Listen Up

Did you know that your feet serve as a kind of “early warning system” for the rest of your body, particularly for older adults? In many cases, problems in your feet are the first indication of a systemic problem like diabetes, arthritis, nerve or circulatory disorder. For this reason, it’s important to check your feet regularly for changes and not to ignore symptoms. Pain is not a normal part of aging and should be addressed with our podiatrist, Dr. Philip S. Pinsker, promptly.

Spring for Good Shoes

If you do only one thing to protect the health of your feet as you age buying well-made shoes that fit properly would be it. Many foot and toe disorders can be prevented by wearing the right shoes. Have your feet professionally measured because shoe size can increase as you get older. In addition, talk to the foot doctor to see if there are any special shoe features recommended to accommodate any existing foot conditions. If the podiatrist has prescribed a custom orthotic device be sure it fits in the shoes you choose.

Get a Move On

Staying active has many benefits for your feet (and the rest of your body). It helps maintain good circulation and also keeps foot joints flexible, with a good range of motion. In addition, regular exercise can help you stay at an appropriate weight. Excess pounds mean extra stress on your feet, ankles and all of your lower extremities which can lead to pain and increased joint discomfort.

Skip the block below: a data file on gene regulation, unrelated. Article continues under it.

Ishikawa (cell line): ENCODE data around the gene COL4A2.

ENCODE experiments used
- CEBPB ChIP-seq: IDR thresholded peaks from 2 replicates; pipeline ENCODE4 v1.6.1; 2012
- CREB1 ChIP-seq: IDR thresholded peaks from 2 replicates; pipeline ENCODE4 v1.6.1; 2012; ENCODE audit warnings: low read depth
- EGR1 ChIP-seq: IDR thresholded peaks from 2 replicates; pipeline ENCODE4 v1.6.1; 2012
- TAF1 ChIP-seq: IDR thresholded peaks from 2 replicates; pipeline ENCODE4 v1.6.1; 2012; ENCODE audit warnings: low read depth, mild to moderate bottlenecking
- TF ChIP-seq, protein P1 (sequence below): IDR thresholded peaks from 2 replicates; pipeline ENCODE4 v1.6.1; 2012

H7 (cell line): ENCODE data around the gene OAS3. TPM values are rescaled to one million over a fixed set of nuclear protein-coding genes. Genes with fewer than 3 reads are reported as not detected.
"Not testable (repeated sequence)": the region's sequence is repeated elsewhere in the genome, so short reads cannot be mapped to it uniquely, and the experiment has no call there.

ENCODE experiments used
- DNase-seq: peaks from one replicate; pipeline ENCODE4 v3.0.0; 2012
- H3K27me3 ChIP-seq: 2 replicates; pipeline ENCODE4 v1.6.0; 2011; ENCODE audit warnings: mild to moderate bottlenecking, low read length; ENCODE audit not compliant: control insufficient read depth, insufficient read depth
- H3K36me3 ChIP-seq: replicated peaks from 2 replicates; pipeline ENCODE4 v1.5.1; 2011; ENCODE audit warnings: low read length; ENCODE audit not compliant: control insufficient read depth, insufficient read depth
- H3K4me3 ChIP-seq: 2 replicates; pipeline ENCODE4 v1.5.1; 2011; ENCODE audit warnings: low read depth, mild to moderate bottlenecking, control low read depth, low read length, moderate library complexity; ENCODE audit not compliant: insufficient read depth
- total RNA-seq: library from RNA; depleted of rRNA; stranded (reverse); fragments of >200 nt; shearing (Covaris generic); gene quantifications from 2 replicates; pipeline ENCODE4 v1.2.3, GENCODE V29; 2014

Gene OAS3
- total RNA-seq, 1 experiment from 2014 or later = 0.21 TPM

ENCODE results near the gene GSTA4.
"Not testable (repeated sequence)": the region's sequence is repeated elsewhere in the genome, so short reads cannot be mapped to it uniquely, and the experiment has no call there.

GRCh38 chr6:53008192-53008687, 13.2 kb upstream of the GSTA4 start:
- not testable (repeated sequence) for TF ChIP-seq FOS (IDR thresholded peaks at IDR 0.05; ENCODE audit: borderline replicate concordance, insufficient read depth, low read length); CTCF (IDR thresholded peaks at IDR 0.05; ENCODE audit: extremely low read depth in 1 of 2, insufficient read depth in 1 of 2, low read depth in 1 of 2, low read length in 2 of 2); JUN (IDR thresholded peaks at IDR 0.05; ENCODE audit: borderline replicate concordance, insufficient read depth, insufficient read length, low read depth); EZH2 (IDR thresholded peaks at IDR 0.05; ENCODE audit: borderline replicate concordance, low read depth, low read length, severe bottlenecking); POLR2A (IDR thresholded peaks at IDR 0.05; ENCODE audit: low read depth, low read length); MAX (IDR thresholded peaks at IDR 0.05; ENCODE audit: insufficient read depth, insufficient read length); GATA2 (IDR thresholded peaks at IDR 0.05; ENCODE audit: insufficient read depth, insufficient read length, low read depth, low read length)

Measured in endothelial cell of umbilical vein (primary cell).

Be an active partner in your health as you age. If you have questions about a condition or treatment plan or just want to know what more you can be doing to protect the health of your feet, contact our Washington office by calling: (724) 225- 7410.

By Philip S. Pinsker, DPM PC
March 06, 2018
Category: Nutrition

What does food have to do with your feet? Plenty! March is National Nutrition Month and we at Philip S. Pinsker, DPM want to help patients understand the importance of diet and nutrition in the health of your feet.

Weighing Out the Options—your weight is directly connected to the health of your feet. Patients that are carrying excess pounds increase their risk and worsen the symptoms of many foot disorders including, plantar fasciitis and sesamoiditis. In addition to eating a well-balanced diet, the Academy of Nutrition and Dietetics offers these tips for handling cravings for those less-than-healthy snacks:

  • Be sure that you plan nutrient dense, healthy snacks to have between meals. This will help you avoid becoming overly hungry and less likely to experience cravings.
  • Keep a journal and record times when you most experience cravings so that you can develop a plan to combat them.
  • Distract yourself with a phone call, brisk walk or another activity that you find enjoyable when a craving hits.

Using Food to Fight Inflammation—another way that your diet can help or hurt the health of your feet is in dealing with inflammation, a symptom of many foot problems like arthritis and Achilles tendonitis. Certain foods can cause inflammation to flare up and others can actually reduce the inflammatory response. Foods to avoid include fried foods, processed snacks, refined flours and white sugar. Foods to eat more of are berries, leafy green vegetables, fatty fish and whole grains.